Of course, closing 2012 on a high note means nothing to fantasy owners unless Almirola carries the momentum into 2013. Fortunately, his steady progression throughout last season bodes well for sustained success. No, he probably won't put up the scorching numbers he did in the final five races of 2012, but Almirola is poised to become a consistent top-20 option in his second full season in the Cup Series.
Fresh off his second consecutive Nationwide Series championship, Stenhouse is set to take over the Roush Fenway Racing No. 17 and fill the void left by Matt Kenseth's departure to Joe Gibbs Racing. He is also set to become the first rookie to make an impact for fantasy rosters since the 2009 season when Joey Logano made his debut. More importantly, Stenhouse has shown signs of being able to make a significant impact for fantasy owners as the soon as the green flag waves on the 2013 season.
His numbers at the Nationwide level were gaudy, but as we have seen with Martin Truex Jr. and even Brad Keselowski, it can often take a year or two for the success to translate in the Cup Series. However, Stenhouse's brief ventures into NASCAR's top series suggest he may have a short learning curve. In five career Cup starts, he has posted three top-20 finishes, including a pair of top-12 efforts. In fact, he finished 11th at Charlotte in his first-ever Cup start.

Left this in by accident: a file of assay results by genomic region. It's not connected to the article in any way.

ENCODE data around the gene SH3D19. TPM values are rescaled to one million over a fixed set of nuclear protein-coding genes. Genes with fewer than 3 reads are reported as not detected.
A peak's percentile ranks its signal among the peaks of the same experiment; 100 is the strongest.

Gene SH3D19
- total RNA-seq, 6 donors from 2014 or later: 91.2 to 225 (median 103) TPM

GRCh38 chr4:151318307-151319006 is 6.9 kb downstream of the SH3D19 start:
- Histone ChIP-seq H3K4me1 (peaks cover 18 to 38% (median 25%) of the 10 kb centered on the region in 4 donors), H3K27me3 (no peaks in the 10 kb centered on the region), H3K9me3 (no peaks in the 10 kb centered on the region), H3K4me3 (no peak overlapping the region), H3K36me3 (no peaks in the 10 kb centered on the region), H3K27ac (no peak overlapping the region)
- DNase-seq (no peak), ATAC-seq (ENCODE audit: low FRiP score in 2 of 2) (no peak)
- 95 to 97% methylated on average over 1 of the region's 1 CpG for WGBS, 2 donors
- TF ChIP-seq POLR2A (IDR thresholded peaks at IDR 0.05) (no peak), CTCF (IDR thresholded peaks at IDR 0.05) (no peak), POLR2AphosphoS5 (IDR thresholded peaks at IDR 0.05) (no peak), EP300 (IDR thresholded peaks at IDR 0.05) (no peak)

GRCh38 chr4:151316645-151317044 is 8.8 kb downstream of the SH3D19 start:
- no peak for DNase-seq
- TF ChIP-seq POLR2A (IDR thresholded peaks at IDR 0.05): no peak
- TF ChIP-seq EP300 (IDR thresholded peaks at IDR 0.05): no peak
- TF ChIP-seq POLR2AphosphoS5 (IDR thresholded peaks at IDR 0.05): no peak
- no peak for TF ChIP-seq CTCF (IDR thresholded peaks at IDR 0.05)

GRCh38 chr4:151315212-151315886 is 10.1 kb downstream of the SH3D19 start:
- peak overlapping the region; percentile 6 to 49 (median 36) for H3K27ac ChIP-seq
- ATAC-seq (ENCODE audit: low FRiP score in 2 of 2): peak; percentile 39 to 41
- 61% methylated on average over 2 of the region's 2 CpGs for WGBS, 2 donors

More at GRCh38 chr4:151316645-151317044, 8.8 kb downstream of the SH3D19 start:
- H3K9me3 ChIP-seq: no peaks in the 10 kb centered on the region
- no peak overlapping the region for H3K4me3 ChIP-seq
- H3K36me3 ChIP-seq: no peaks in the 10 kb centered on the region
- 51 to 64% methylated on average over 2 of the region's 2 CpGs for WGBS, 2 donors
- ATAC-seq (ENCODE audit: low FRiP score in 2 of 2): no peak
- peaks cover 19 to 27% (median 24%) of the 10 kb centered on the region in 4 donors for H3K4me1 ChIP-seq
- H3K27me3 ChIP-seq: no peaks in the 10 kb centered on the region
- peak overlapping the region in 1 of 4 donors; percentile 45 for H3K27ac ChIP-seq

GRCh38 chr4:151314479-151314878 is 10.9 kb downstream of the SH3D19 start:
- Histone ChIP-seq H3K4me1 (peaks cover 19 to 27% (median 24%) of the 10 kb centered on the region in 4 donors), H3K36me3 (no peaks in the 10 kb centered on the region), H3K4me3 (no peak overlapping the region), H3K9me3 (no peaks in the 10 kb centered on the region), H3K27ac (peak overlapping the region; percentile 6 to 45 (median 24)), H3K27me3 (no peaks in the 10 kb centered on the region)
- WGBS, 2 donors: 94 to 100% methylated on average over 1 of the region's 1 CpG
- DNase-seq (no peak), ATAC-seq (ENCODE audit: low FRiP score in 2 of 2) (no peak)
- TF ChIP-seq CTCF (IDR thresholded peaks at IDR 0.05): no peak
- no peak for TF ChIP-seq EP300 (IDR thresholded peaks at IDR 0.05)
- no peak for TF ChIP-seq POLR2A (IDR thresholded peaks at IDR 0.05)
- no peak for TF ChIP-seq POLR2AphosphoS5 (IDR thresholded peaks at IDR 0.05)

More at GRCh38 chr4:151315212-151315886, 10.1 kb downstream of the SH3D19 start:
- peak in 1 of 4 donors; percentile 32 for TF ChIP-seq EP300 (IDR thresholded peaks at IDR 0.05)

Stenhouse is obviously talented, and he is going to be driving for a great organization. He has also already shown he can finish in the top 20 at the Cup level, and even if that happens to be his ceiling in his rookie year, he deserves to be universally owned in fantasy leagues. The more likely scenario is that Stenhouse will improve as the year goes on, and for those owners thinking about drafting veterans like Jeff Burton, Jamie McMurray or Juan Pablo Montoya, they may want to strongly consider gambling on the rookie's upside instead.
Earning respect from his peers has been tough from Menard. After all, his father's sponsorship dollars have kept him in rides that he would never have kept based on performance alone. However, Menard has been holding up his end of the bargain the past two seasons, and after his solid showing in 2012, it is time he starts getting respect from both his fellow drivers and from fantasy owners.
Although he managed just a single top-five finish, Menard did record a career-high nine top-10s last year. He also finished in the top 20 in 28 races. More importantly, he posted a career-best 15.5 average finish and ended the year 16th in the standings. To top it off, Menard had just a single DNF and actually completed more laps than any other driver in the series in 2012.
Sure, he has his limitations as a fantasy option, especially in rotisserie leagues. Menard doesn't lead many laps, and he isn't going to have many elite finishes. However, he has quietly become one of the more consistent drivers in the series since moving to Richard Childress Racing. Menard stays out of trouble, and he piles up top-20 finishes. In leagues that base scoring solely off of the points a driver accumulates each race, Menard's reliability makes him the perfect addition to any roster in any format.